Phoenix York creates ambient sound records, creating the sensation of being trapped in a bathroom with a friendly man who wants to play you his synthesiser. This album, his first, has moments of post-rock and an almost orchestral feel in parts, using found sounds, a guitar and a sampler. Perfect for bath time.
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‘Godspeed Phuong’ is filled with people and their voices, asking questions and wincing in pain, enduring and questioning the ambient violence that Phoenix York has conducted. The voice of Melanie Antrom, which appears on “Imperial Affliction”, is the record’s centrepiece. It’s the Greek Chorus of York’s work, commentating on what his sounds are supposed to be doing to us: “Do you ever feel their hands wrapped around your heart?”, she asks, probing with the same slithering unease that the noisy bluster around her is conjuring. This is not a safe landscape, she implies -- but you can already hear the fear running through York’s music.
There’s a sense of place to and movement to York’s music, and ‘Godspeed Phuong’ is a far cry from still life ambient -- unlike a lot of contemporary works, it doesn’t merely rise and fall like breathing in your sleep. Instead, York uses his sustained keys to set a foggy, somewhat industrialised scene that recalls Tim Hecker’s early clash of sounds on ‘Mirages’ -- the sounds constantly interact in ugly and routine ways that we never dare to think about. He then adds guitars that graft and grimace at the prospect of conflict. Above all else, it’s an uncanny sound that York makes -- it occurs between inaction and action, at the point of waiting for a terrifying outcome, but never actually encountering it.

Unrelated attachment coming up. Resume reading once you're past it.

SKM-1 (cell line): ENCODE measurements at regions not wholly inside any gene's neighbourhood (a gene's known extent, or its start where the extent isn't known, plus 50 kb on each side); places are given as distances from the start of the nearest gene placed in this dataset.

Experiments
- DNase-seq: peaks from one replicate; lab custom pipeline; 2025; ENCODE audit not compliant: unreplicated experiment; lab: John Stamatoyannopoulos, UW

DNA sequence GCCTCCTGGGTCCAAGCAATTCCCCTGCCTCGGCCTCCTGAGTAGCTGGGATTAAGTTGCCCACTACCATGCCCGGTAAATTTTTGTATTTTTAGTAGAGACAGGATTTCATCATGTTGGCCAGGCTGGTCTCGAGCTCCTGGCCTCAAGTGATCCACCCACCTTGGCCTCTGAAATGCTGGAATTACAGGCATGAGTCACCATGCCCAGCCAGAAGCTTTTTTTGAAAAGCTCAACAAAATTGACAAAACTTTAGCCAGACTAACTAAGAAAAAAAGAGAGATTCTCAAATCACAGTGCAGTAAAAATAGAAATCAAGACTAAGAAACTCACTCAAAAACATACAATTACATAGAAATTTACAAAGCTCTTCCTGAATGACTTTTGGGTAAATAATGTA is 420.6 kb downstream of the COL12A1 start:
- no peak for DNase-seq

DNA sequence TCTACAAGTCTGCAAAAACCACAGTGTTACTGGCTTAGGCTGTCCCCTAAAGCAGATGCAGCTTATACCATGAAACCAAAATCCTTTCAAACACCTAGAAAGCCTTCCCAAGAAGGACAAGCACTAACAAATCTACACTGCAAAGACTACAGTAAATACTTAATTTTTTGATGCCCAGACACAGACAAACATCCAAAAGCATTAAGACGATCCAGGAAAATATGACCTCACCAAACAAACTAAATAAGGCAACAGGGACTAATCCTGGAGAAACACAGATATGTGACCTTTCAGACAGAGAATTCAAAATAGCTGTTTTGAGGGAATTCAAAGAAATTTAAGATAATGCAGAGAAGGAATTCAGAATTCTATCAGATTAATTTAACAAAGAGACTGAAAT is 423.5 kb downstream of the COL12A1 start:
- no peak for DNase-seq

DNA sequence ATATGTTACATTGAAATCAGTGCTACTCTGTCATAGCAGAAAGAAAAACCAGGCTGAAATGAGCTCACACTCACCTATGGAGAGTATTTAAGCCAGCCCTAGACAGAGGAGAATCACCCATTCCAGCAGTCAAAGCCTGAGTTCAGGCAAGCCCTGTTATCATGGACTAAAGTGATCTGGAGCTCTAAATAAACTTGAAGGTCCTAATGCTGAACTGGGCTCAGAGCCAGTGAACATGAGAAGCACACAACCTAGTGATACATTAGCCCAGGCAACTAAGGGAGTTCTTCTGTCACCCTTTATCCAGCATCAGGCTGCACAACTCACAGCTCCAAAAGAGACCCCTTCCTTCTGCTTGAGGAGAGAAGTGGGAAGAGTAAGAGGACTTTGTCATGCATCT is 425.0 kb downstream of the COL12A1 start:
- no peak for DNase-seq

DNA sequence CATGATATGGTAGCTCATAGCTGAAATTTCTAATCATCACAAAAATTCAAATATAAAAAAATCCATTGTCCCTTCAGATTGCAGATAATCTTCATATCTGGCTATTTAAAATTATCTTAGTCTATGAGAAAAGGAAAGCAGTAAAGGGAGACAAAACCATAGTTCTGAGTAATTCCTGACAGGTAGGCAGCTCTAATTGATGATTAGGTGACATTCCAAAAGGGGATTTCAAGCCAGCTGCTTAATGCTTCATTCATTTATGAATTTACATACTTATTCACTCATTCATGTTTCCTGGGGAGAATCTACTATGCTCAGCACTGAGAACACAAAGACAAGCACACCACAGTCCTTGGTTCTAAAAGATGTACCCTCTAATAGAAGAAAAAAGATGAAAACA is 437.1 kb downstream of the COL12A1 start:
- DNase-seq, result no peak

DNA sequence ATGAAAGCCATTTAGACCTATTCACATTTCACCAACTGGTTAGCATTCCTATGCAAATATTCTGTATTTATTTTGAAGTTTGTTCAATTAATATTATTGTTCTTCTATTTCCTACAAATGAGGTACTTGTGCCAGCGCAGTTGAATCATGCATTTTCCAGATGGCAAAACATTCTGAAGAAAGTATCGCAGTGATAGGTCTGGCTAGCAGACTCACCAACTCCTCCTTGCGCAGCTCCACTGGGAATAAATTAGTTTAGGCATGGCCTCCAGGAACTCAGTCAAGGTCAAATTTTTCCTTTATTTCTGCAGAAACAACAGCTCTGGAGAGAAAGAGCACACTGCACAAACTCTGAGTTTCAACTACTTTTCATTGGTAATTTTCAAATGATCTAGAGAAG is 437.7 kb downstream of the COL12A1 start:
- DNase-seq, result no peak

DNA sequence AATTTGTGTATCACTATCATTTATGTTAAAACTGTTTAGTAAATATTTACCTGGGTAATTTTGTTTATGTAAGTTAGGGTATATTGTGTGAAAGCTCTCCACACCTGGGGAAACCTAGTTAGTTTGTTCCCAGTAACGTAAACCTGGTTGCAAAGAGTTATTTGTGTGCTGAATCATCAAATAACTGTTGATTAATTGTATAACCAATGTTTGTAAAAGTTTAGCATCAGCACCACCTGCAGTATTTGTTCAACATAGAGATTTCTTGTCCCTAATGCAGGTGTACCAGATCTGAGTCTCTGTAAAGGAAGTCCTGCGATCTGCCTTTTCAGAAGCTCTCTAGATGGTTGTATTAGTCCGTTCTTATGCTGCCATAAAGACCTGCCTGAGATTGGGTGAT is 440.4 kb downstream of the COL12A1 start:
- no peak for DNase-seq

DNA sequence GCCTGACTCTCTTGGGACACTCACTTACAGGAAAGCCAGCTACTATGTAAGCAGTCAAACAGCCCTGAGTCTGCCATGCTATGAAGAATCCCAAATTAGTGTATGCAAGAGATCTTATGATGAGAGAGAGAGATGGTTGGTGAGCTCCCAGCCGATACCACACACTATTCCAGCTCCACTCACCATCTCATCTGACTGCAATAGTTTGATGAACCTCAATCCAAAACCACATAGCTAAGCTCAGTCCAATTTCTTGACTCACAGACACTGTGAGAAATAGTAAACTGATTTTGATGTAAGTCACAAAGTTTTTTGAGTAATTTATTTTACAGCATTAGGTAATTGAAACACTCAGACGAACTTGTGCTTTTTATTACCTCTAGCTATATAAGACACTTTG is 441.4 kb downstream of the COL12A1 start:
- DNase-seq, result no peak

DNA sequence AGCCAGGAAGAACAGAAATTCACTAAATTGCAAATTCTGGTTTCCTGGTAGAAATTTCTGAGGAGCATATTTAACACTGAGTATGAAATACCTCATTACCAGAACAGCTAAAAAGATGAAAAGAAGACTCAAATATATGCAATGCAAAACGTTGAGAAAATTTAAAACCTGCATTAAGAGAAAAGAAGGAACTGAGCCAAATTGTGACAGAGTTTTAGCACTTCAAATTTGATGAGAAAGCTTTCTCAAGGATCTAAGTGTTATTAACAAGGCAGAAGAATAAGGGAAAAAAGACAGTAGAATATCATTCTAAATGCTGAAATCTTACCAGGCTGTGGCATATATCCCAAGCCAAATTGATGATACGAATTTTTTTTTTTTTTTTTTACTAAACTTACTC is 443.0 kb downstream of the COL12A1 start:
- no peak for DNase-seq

The soft, near inaudible vocal samples that connect “Quietus” to “Quezon City” are indicative of the record’s unsettling atmosphere: they’re echoed and pulled apart to sound as if they’re been long forgotten, like the people behind them were crying out for help but now live under the ground. “Quezon City” lurches around a pretty picture, but it becomes a melancholic soundscape with wisps of truly scary drone and chiming percussion. You never hear these sounds for long enough to know for sure if they were there or not, but that’s the nature of life that ‘Godspeed Phuong’ seems to be getting at: nature is at its most scary when it’s manipulating us, revisiting our clearest memories and changing their very essence. There’s no such thing as a still life piece of art, because the world is never still.
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